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Other versions of this story make it clear that Tattuvaraya walked backwards away from his Guru’s presence because he felt that it was improper to turn his back on his Guru. Though it is not clear in this particular retelling, he apparently walked backwards until he reached the shore of the sea where he intended to drown himself. The narrative continues:


Through the compassion he felt for other beings and through the power of the Self-experience that possessed him, he began to compose verses as he was walking [backwards towards the ocean]. These were the eighteen works he composed in praise of both his Guru and his Paramaguru [Sivaprakasa Swami]. These were noted down by some of Sorupananda’s other disciples.


As he continued to sing these eighteen works, the disciples who were following him took down what he said, [conveyed the verses to] Sorupananda, and read them in his presence.


Sorupananda pretended not to be interested: ‘Just as a woman with hair combs and ties it, this one with a mouth is composing and sending these verses.’


Another version of Tattuvaraya’s life states that Sorupananda had sent disciples to write down the verses that Tattuvaraya was composing, so his lack of interest should not be taken to be genuine. It was all part of a ruse to get his disciple to begin his literary career.


Meanwhile, Tattuvaraya was pining and lamenting: ‘Alas, I have become unfit to have the darshan of my Guru. Henceforth, in which birth will I have his darshan?’


Like a child prevented from seeing its mother, he was weeping so much, his whole face became swollen. At this point he was singing ‘Tiruvadimalai’ from Paduturai. He was close to the edge of the sea and was about to die.


When the disciples went to Sorupananda and updated him about these events, he [relented and] said, ‘Ask the ‘Guruvukku Veengi’ [the one whose obsessive desire for his Guru is making him ill] to come here’.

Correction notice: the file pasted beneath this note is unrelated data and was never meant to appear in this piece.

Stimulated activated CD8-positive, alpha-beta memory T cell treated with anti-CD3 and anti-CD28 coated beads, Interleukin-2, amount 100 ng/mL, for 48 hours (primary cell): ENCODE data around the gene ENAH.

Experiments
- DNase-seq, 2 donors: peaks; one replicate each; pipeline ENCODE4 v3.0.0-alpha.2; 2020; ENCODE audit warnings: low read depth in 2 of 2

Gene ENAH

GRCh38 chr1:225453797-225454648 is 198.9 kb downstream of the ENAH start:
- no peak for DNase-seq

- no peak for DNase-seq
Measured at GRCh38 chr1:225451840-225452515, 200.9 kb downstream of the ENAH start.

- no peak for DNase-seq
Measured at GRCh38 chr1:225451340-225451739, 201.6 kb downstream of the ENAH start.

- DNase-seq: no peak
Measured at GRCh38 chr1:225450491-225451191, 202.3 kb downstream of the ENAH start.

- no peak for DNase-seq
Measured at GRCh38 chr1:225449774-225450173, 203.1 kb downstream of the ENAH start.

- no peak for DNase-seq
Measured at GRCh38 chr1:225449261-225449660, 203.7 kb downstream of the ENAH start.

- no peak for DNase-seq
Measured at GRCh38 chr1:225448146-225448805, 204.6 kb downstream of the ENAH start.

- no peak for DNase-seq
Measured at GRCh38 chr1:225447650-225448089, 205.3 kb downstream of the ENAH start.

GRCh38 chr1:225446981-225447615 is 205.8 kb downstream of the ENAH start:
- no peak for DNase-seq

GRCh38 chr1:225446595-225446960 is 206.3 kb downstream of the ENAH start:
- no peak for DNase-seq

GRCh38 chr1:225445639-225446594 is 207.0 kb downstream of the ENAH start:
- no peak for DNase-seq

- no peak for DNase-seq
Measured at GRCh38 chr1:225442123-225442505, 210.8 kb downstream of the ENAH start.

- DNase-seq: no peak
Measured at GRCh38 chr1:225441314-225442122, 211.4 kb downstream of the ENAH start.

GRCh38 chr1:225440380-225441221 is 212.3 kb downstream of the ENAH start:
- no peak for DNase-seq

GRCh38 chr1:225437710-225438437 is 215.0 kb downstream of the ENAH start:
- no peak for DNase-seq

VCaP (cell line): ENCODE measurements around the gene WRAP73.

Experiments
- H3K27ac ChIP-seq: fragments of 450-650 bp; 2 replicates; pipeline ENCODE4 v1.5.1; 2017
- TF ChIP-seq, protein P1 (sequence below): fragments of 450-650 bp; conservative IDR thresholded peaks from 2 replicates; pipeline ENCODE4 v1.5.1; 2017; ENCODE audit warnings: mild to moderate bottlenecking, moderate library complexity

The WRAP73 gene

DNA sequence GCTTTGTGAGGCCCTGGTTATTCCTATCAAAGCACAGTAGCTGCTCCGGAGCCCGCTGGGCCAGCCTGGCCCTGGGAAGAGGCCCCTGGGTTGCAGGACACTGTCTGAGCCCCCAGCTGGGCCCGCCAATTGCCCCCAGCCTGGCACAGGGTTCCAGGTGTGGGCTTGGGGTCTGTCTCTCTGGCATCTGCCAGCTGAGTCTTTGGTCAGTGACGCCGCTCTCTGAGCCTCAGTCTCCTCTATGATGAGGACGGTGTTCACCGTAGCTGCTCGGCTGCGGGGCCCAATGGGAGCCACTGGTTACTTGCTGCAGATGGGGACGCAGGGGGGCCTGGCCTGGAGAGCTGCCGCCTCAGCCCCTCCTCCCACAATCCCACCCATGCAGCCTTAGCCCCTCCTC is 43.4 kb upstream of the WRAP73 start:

When Tattuvaraya heard about this, he was completely freed from his bodily suffering, and he also regained the power to walk [forwards].


The Pulavar Puranam, an anthology of the biographies of Tamil poet-saints, reports in verse thirteen of the Tattuvaraya chapter that he was already neck-deep in the sea when Sorupananda summoned him to return. The story continues:


He [Tattuvaraya] told the disciples [who had arrived with the message], ‘Sorupananda, the repository of grace and compassion, has ordered even me, a great offender, to return’.


Experiencing supreme bliss, he sang some more portions of Paduturai, and then returned to the presence of the Guru. He stood there, shedding tears, in ecstasy, singing the praises of his Guru.


Sorupananda merely said, ‘Iru’.


Iru is the imperative of a verb that means both ‘Be’ and ‘Stay’. In choosing this word Sorupananda was ordering him both to remain physically with him and also to continue to abide in the state of being.


Tattuvaraya lived happily there, serving his Guru.


Sorupananda went through the works that Tattuvaraya had composed and was delighted with their depth of meaning and the grandeur of their vocabulary. However, he made no sign of the joy he felt.


Then he thought to himself, ‘These sastras will be useful only for the learned and not for others’.


He told Tattuvaraya, ‘Son, you have sung all these sastras for your own benefit, but not for the benefit of the people of the world’.


The conversation was interrupted by the arrival of the cooks who informed Sorupananda, ‘Swami, you should come to have your food’.


When Sorupananda went for his meal, Tattuvaraya, who was left alone, pondered over the words of his Guru. Concurring with his remarks, he composed Sasivanna Bodham before Sorupananda had returned from eating his meal. He placed it at the feet of his Guru [when Sorupananda reappeared] and prostrated. Sorupananda was delighted at the simplicity of its style and the speed with which Tattuvaraya composed poetry.

David Godman Books


Books by David Godman on Ramana Maharshi, his devotees and his teachings

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